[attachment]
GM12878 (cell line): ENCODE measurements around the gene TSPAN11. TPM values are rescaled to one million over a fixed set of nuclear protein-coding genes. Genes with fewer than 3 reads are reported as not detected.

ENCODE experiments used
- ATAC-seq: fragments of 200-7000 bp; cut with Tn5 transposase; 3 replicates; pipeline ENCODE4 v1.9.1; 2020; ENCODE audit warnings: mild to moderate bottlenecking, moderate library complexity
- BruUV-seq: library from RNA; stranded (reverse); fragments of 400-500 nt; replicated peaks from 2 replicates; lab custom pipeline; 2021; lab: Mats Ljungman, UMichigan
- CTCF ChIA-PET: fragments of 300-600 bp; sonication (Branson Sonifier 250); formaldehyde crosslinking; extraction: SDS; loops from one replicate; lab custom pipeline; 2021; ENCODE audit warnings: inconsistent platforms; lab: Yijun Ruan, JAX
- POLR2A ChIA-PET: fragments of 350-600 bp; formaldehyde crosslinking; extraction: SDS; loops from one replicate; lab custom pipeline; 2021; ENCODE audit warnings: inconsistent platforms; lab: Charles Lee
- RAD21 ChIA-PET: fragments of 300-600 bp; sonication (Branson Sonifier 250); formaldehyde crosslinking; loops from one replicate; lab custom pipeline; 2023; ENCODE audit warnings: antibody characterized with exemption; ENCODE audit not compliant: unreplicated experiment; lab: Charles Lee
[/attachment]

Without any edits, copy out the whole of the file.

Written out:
GM12878 (cell line): ENCODE measurements around the gene TSPAN11. TPM values are rescaled to one million over a fixed set of nuclear protein-coding genes. Genes with fewer than 3 reads are reported as not detected.

ENCODE experiments used
- ATAC-seq: fragments of 200-7000 bp; cut with Tn5 transposase; 3 replicates; pipeline ENCODE4 v1.9.1; 2020; ENCODE audit warnings: mild to moderate bottlenecking, moderate library complexity
- BruUV-seq: library from RNA; stranded (reverse); fragments of 400-500 nt; replicated peaks from 2 replicates; lab custom pipeline; 2021; lab: Mats Ljungman, UMichigan
- CTCF ChIA-PET: fragments of 300-600 bp; sonication (Branson Sonifier 250); formaldehyde crosslinking; extraction: SDS; loops from one replicate; lab custom pipeline; 2021; ENCODE audit warnings: inconsistent platforms; lab: Yijun Ruan, JAX
- POLR2A ChIA-PET: fragments of 350-600 bp; formaldehyde crosslinking; extraction: SDS; loops from one replicate; lab custom pipeline; 2021; ENCODE audit warnings: inconsistent platforms; lab: Charles Lee
- RAD21 ChIA-PET: fragments of 300-600 bp; sonication (Branson Sonifier 250); formaldehyde crosslinking; loops from one replicate; lab custom pipeline; 2023; ENCODE audit warnings: antibody characterized with exemption; ENCODE audit not compliant: unreplicated experiment; lab: Charles Lee